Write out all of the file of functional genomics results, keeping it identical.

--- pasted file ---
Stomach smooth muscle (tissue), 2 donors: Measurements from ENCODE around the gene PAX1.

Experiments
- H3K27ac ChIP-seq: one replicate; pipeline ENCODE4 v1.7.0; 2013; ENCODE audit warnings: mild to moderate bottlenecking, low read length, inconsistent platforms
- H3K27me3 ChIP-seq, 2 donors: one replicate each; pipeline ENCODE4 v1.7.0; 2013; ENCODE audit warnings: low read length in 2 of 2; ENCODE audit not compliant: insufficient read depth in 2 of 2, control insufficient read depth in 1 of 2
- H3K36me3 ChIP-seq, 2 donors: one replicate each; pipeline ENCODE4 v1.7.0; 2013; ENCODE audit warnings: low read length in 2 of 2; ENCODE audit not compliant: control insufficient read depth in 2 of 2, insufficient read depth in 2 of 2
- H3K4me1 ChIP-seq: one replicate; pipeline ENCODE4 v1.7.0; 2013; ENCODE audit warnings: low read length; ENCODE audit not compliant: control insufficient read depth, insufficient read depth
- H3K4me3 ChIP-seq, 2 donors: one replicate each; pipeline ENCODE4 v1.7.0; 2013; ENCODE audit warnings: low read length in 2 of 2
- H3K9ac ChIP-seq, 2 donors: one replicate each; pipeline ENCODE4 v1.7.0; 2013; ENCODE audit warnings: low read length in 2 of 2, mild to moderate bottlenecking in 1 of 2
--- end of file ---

Stomach smooth muscle (tissue), 2 donors: Measurements from ENCODE around the gene PAX1.

Experiments
- H3K27ac ChIP-seq: one replicate; pipeline ENCODE4 v1.7.0; 2013; ENCODE audit warnings: mild to moderate bottlenecking, low read length, inconsistent platforms
- H3K27me3 ChIP-seq, 2 donors: one replicate each; pipeline ENCODE4 v1.7.0; 2013; ENCODE audit warnings: low read length in 2 of 2; ENCODE audit not compliant: insufficient read depth in 2 of 2, control insufficient read depth in 1 of 2
- H3K36me3 ChIP-seq, 2 donors: one replicate each; pipeline ENCODE4 v1.7.0; 2013; ENCODE audit warnings: low read length in 2 of 2; ENCODE audit not compliant: control insufficient read depth in 2 of 2, insufficient read depth in 2 of 2
- H3K4me1 ChIP-seq: one replicate; pipeline ENCODE4 v1.7.0; 2013; ENCODE audit warnings: low read length; ENCODE audit not compliant: control insufficient read depth, insufficient read depth
- H3K4me3 ChIP-seq, 2 donors: one replicate each; pipeline ENCODE4 v1.7.0; 2013; ENCODE audit warnings: low read length in 2 of 2
- H3K9ac ChIP-seq, 2 donors: one replicate each; pipeline ENCODE4 v1.7.0; 2013; ENCODE audit warnings: low read length in 2 of 2, mild to moderate bottlenecking in 1 of 2